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Durable Filament?

Discussion in 'Printing Filament' started by Ryan TeGantvoort, Sep 27, 2016.

  1. Ryan TeGantvoort

    Ryan TeGantvoort Active Member

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    Hi guys!

    I have basically just been printing with PLA, while getting used to the printer. All the parts I have built for our manufacturing facility just don't withstand the environment, basically just keep breaking or wearing out.

    The main parts that I build and have to keep rebuilding are End Effectors for our Material Handling Robot. I don't really mind them breaking because it is saving the Robot in the process but I am having to replace them too often. Originally the End Effectors were made of Aluminum which, over time, has wore a larger groove and will not handle the wire anymore.

    The Robot is paired with an AIM Wire Bending Machine, which allows us to build some pretty intricate parts. But the End Effectors take a beating from time to time depending on Wire Straightness and so forth.

    For example, we are grabbing the wire from the AIM Machine and then repositioning to achieve another bend which would not be possible without the Robot, unless you get the new Synchro Machine by AIM then anything is possible, but that's out of the question. When the wire feeds from the AIM Machine through 2 eye loops in a handle, the possibility for error is huge and, if it misses the eye loops, the wire will rip the handle out of the End Effectors in turn snapping them. I have tried printing these with 75% infill, 6 Top/Bottom Layers, and 5 Outer Shells and still breaks like nothing.

    I attached a couple images. One is the End Effector itself, which the Robot uses 4 identical pcs. The others are images of the parts we are building.

    I also build Tool Holders for various stations, which a lot of welding/grinding/etc take place. And a bunch of random parts/tools for our CNC Mill and Plasma Table. We do have a Powder Coating System, which would require a lot of heat resistance, but I have not needed to build anything for that, yet anyways.

    I want to build more stuff for our shop, like storage bins and organization stuff, but PLA is just not cutting it. Any ideas on a more durable filament. Temp is not a huge issue but is apparent. For the most part, Impact and Wear Resistance is what I need.

    Thanks!
     

    Attached Files:

  2. WheresWaldo

    WheresWaldo Volunteer ( ͠° ͟ʖ ͡°)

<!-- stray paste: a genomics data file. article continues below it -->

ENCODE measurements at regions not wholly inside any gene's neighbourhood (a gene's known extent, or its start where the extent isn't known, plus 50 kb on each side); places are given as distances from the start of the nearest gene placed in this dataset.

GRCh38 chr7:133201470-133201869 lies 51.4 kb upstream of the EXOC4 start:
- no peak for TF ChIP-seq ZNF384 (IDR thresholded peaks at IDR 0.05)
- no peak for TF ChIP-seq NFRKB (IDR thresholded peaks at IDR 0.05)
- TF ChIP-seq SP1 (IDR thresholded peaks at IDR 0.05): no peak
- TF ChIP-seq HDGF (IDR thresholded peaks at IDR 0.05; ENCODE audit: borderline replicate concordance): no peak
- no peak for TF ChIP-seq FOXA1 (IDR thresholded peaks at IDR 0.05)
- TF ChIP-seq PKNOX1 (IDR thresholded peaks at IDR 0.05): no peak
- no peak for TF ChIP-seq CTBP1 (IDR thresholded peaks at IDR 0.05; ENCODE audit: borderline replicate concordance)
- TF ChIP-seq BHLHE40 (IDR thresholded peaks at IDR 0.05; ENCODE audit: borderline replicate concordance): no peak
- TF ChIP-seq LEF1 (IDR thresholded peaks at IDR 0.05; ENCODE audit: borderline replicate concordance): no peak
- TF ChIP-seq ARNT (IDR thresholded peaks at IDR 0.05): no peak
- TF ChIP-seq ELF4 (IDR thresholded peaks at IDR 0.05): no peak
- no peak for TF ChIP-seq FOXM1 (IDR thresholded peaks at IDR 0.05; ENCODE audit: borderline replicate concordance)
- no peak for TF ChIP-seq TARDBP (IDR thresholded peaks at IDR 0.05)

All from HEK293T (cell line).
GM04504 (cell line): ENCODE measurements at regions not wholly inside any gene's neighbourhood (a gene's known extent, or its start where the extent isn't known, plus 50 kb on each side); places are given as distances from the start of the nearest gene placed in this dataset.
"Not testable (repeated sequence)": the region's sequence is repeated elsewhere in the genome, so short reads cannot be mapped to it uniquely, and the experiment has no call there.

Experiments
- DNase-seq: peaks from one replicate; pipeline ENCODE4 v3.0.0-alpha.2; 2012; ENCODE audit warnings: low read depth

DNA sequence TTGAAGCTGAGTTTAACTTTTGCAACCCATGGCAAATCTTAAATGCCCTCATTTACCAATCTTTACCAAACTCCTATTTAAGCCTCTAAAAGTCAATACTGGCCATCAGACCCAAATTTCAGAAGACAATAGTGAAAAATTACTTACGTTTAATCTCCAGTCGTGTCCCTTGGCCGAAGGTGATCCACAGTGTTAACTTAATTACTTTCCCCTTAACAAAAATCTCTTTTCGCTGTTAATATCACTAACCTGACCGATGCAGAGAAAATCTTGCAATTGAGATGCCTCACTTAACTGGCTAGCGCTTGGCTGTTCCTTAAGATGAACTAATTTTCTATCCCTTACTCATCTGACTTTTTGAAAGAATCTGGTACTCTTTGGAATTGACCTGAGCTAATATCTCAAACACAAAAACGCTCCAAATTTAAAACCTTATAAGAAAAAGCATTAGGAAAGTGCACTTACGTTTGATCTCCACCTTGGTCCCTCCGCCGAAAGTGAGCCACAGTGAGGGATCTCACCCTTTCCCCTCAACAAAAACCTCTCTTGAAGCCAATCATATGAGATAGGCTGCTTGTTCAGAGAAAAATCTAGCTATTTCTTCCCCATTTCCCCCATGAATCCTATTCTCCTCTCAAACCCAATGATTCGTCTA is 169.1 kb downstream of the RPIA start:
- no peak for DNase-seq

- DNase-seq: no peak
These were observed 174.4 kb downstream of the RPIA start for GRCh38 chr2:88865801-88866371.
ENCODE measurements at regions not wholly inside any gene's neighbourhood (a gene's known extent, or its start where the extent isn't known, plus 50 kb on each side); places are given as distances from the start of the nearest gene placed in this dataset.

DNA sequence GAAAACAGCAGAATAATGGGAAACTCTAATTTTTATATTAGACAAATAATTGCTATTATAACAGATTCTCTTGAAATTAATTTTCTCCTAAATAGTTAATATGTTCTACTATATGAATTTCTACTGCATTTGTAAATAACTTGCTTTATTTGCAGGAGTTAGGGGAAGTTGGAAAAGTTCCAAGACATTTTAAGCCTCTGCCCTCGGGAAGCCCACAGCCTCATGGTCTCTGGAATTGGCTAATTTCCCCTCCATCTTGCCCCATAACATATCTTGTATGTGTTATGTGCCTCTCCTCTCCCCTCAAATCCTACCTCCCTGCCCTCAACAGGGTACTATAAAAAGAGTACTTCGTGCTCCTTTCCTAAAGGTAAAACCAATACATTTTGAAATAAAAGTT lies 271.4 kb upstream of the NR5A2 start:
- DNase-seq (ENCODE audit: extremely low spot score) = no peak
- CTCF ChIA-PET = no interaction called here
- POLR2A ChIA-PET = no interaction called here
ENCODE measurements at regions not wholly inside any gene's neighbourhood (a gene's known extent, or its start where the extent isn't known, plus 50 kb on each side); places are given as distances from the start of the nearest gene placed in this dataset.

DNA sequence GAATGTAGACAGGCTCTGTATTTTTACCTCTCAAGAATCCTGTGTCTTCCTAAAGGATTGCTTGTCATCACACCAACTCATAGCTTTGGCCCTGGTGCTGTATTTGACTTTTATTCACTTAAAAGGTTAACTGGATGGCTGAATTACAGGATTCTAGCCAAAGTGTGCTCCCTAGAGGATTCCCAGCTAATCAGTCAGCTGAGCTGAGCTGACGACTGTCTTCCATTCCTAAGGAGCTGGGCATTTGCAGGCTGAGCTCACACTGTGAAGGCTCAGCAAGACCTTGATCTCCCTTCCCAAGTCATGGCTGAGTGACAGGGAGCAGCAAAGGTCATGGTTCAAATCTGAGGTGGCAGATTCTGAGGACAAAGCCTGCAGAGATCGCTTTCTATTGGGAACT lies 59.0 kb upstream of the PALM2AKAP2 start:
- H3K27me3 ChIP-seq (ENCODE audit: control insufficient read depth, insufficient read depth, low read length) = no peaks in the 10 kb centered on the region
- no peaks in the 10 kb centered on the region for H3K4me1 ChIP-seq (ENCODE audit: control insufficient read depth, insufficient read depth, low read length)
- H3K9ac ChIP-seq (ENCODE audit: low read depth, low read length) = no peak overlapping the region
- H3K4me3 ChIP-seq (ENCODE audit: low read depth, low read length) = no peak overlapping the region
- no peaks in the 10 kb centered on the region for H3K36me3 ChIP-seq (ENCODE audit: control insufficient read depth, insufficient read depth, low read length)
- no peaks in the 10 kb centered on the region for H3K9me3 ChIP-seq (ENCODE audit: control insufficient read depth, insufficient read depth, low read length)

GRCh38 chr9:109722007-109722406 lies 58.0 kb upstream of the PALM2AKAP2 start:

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    Take a look at the information provided by the Taulman website, they have a lot of information on the merits of different types of filaments. While geared towards their own filaments (which are excellent by the way) but it applies to others as well.

    Here is a link to some of their information; http://taulman3d.com/how-to-choose.html
     
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  3. mark tomlinson

    mark tomlinson ༼ つ ◕_ ◕ ༽つ
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  4. mark tomlinson

    mark tomlinson ༼ つ ◕_ ◕ ༽つ
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    OK, that was freaky :)

    Maybe PCTPE or a Nylon depending of course on the exact usage

    You want something with a longer wear (not really stronger, durable rather than stronger).
     
  5. Ryan TeGantvoort

    Ryan TeGantvoort Active Member

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    "The end PLA part "feels" hard, but it's also very brittle." - Quoted from that link BOTH of you posted lol!

    This is the problem I am coming across. Will the Taulman filaments require a hardened nozzle as well?

    Yep, when the PLA ones are in production for an extended period of time, which does not happen very often since they typically break before, the wire will eventually wear a larger groove in the End Effectors which reduces the clamping force making them useless. Oh and did I mention we just hired a new operator....FNG.
     
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  6. mark tomlinson

    mark tomlinson ༼ つ ◕_ ◕ ༽つ
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    Not really.
    You can get by without a hardened nozzle on those.
    I would still suggest (long term) use a hardened steel nozzle for everything. Doesn't hurt.

    PCTPE would probably be ideal, but that is just my guess :)
    It will be a bit flexible so if that won't work you need to use something else. PolyCarbonate maybe.
     
  7. Ryan TeGantvoort

    Ryan TeGantvoort Active Member

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    Will the Alloy 910 conduct electricity and/or withstand 400 degrees Fahrenheit?